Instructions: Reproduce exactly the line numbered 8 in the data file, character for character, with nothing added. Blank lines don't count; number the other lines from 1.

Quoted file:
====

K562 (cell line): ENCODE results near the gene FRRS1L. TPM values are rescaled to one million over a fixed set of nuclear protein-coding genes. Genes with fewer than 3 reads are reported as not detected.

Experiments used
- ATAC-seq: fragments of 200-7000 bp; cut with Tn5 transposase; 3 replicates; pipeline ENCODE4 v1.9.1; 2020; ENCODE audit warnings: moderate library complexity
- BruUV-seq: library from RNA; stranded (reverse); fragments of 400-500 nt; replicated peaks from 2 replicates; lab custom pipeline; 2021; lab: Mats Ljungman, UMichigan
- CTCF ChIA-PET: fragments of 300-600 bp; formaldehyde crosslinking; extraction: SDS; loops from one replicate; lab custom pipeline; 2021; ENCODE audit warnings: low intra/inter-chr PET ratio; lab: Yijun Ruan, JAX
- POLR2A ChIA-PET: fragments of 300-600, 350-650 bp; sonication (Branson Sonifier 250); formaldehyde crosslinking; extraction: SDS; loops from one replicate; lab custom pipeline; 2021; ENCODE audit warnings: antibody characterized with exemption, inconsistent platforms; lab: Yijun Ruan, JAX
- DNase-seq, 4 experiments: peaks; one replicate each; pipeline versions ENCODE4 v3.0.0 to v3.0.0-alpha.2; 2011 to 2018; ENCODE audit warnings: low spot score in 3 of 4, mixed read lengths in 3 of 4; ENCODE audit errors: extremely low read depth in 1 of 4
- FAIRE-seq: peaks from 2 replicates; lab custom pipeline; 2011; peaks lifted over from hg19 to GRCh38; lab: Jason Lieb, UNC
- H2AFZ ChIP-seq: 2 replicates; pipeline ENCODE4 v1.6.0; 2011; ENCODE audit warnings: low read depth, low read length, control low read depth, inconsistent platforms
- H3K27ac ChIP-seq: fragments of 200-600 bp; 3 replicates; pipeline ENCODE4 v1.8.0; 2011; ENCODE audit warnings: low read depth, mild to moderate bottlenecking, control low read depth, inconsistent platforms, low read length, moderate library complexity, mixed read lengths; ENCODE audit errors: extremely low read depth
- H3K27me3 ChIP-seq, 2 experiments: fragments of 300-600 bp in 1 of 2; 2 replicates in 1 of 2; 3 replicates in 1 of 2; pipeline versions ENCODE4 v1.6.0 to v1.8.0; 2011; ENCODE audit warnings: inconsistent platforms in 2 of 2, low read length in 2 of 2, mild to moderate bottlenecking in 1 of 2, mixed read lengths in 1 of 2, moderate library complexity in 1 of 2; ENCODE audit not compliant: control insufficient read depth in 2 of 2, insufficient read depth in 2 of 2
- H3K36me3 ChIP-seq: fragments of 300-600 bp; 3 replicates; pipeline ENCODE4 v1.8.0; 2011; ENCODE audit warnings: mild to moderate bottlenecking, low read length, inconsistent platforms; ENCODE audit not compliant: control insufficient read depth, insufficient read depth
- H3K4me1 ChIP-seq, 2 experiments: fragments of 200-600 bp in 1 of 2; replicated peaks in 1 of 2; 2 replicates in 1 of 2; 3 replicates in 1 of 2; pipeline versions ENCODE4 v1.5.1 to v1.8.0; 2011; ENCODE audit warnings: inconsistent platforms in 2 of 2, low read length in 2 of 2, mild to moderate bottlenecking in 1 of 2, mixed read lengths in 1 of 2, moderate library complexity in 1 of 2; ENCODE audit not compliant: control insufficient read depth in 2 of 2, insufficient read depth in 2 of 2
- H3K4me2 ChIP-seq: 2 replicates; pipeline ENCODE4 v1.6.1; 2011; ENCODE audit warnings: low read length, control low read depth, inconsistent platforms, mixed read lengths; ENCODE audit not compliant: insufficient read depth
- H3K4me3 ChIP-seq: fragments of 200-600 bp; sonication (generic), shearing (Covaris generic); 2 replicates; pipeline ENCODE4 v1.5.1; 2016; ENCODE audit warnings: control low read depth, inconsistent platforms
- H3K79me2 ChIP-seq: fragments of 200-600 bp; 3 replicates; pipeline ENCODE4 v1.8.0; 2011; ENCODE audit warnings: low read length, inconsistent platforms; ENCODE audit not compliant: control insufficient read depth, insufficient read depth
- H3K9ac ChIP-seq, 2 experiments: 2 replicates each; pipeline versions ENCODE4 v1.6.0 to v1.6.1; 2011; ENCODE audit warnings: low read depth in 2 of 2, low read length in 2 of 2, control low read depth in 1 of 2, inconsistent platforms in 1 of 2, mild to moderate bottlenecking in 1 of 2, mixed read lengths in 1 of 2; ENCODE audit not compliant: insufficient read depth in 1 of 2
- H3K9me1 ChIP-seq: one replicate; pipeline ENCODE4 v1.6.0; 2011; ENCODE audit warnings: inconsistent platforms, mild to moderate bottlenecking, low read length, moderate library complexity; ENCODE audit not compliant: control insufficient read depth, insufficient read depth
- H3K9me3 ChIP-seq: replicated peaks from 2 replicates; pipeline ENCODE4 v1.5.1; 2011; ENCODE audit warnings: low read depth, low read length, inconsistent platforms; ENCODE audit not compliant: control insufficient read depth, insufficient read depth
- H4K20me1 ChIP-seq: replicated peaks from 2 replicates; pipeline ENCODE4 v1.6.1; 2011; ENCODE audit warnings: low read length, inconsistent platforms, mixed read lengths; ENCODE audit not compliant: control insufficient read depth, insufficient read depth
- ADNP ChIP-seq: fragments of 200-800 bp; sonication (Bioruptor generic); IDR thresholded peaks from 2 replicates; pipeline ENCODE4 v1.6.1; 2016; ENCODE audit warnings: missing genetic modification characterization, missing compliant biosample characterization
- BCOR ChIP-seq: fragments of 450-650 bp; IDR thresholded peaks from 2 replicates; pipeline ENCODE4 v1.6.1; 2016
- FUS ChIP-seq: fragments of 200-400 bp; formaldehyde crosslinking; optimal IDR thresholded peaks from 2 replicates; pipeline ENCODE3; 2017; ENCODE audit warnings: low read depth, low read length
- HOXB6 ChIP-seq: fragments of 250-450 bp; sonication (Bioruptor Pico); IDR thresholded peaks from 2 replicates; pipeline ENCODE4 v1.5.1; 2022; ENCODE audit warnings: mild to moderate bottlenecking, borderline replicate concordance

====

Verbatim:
- FAIRE-seq: peaks from 2 replicates; lab custom pipeline; 2011; peaks lifted over from hg19 to GRCh38; lab: Jason Lieb, UNC